Framing a Bay-Window Roof
It's only a small hip roof, but its 45-degree corners befuddle many carpenters. Drawing bay roofs out full scale is key to fast and accurate framing.
Synopsis: Framing a hipped roof for a bay window is harder than it looks. This article explains how to lay out framing members with the help of full-scale graphic templates.
For as long as architects have been drawing bay windows, carpenters have been scratching their heads over how to frame the roofs. Victorian builders sometimes got around the problem by letting two-story bays die into a projection of the main roof above. Tract builders in the 1950s did likewise by tucking bay windows under overhanging second floors or wide eaves. A well designed bay window should match the proportions of the facade where it sits.
When a bay bumps out on its own, it needs a miniature hip roof to keep out the elements. Because the corners of bay windows aren’t square, neither is the roof above, and figuring the rafter cuts isn’t straightforward. I’ve built many of these roofs and have worked out a system that does the job without guesswork.
Roofs on manufactured or site-built bays are much the same
The skeleton of a bay roof consists of two parts. The first part is the cornice, an assembly of horizontal lookouts tied together by subfascias. (A subfascia will receive a finished material, in this case aluminum coil stock. If you’re planning to install a painted wood fascia, you can substitute the finished fascia material for the subfascia.) A horizontal ledger carries the lookouts where they are attached to the building.
The common rafters for the middle roof, hip rafters and jack rafters comprise the second part of the skeleton. The side roofs also require sloped ledgers to support the sheathing where it meets the building.
Bays can be site-framed or manufactured units. When the walls of a bay are framed on site, the horizontal lookouts double as ceiling joists. In that case, the lookouts bear directly on the wall’s top plates.
When I’m installing a manufactured bay, as I did for this article, the bay’s plywood headboard provides the ceiling. With the bay installed, I screw through the headboard to affix 2×4 plates above, parallel with the bay’s outside edges. I nail a second plate atop the first. This step makes room for a 3-in. frieze above the windows, which I think looks better than having the fascia directly above the glass. Raising the overhang lets in more light and provides room for insulation, which must usually be installed before the roof is sheathed. As a final plus, adding plates to the headboard provides a meatier surface for nailing the lookouts.
There are no rectangles in a hipped bay roof
A frequent mistake is framing the middle roof as a rectangle, using common rafters as hips. This error makes the side roofs steeper than the middle roof. The result looks clunky, and the disparity in pitch complicates the cornice details.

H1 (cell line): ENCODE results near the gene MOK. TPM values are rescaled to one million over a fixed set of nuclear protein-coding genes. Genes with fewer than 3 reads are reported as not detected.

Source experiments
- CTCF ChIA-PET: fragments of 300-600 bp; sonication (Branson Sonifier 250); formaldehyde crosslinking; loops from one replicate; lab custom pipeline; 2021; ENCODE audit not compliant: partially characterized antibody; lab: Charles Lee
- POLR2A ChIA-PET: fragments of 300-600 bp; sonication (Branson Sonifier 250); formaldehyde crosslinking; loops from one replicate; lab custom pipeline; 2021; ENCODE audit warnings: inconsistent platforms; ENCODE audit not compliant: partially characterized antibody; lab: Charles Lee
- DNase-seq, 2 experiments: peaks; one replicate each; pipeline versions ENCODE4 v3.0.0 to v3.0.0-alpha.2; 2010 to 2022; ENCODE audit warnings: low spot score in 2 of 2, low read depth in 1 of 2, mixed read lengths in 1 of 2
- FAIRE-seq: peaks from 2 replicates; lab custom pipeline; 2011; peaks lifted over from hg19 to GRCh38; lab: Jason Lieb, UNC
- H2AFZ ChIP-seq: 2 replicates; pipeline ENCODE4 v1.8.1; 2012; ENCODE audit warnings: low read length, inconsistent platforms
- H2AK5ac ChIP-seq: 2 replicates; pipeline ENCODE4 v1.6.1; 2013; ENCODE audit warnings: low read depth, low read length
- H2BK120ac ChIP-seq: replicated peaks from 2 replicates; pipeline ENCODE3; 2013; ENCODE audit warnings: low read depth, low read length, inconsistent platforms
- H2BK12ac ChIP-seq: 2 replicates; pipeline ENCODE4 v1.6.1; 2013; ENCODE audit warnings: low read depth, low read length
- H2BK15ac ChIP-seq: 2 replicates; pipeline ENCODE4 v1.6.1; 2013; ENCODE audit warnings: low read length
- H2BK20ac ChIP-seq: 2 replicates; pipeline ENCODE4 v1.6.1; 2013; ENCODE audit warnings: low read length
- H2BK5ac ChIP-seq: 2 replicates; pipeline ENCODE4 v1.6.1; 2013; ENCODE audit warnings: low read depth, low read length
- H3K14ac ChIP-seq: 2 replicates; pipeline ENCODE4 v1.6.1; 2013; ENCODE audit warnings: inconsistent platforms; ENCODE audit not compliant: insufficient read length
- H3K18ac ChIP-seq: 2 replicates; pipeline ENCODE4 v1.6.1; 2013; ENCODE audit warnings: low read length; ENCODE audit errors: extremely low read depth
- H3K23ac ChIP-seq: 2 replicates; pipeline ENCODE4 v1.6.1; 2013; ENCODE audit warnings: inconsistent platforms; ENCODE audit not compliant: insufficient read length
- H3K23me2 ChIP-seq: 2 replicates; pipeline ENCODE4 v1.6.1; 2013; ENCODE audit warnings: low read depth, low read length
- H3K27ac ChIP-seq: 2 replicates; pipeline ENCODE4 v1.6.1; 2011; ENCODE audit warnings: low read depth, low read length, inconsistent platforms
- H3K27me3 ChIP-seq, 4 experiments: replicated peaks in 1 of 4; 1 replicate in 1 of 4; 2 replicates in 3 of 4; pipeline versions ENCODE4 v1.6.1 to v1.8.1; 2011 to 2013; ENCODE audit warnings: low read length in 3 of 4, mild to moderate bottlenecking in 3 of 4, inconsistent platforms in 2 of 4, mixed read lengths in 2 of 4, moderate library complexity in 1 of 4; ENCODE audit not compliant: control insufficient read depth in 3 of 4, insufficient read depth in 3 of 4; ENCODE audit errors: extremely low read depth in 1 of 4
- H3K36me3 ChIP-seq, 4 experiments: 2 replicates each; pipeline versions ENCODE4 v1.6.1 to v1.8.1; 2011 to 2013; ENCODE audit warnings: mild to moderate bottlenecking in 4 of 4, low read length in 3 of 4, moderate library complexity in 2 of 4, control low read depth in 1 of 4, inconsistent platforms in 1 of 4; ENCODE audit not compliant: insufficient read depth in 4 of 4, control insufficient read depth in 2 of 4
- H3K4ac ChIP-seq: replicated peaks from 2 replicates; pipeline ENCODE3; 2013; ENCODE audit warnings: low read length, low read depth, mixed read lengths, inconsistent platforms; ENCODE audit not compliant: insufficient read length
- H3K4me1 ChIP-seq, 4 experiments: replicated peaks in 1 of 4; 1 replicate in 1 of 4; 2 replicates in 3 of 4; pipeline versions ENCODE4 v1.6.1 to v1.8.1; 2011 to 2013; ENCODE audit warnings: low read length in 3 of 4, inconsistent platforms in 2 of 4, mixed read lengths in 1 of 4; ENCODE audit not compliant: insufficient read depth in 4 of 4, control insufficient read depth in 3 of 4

Bisecting the bay angle with a hip shapes the middle roof as a trapezoid and also ensures that the middle roof and the side roofs will be equally pitched.
Before attaching the plates, I draw the center line of each hip on the headboard, extending the line all the way to the house. To find the center lines, remember that the angle encompassed by a bay window is not its nominal angle, in this case 45°, but rather its supplement. (An angle plus its supplement equals 180°.) So the outer corners of a 45° bay each encompass an angle of 135°. The hips bisect these angles, so the hip center-line angle for a 45° bay is half of 135°, or 67.5°. The other common bay angle is 30°. The techniques in this article work on 30° bays, or bays of any angle for that matter, but you’ll have to adjust the angles accordingly.
To lay out the hip center line accurately, I use a framing square. Conveniently, a 5:12 angle on a framing square is equal to 67.5°, the hip angle of a 45° bay. I place 5 on the apex of the bay’s angle, 12 on either the front or side edge of the bay, and mark on the 5 side. Doubling 5:12 to 10:24, provides even greater accuracy.
I pencil plumb lines on the house wall where the hip center-lines intersect it. These plumb lines serve as references for locating the hip lookouts and hip rafters.
For a full-scale graphic template for all rafter cuts, click the View PDF button below.
More on bay windows:
Video: How to Build a Bay-Window Roof — Veteran builder Rick Arnold demonstrates his simplified method for laying out and building a bay roof.
How to Install a Bay Window: Part 1 — Build the roof first to make the installation a little easier.
How to Install a Bay Window: Part 2 — With the roof built, it’s time to install the window.
Supporting a Cantilevered Bay — Before building that eye-catching bay on the side of the house, you have to get the floor framing right first.
Framing a Gable Roof Over a Bay — Cantilevering the ceiling joists beyond the walls makes this challenging roof detail stronger and easier to build.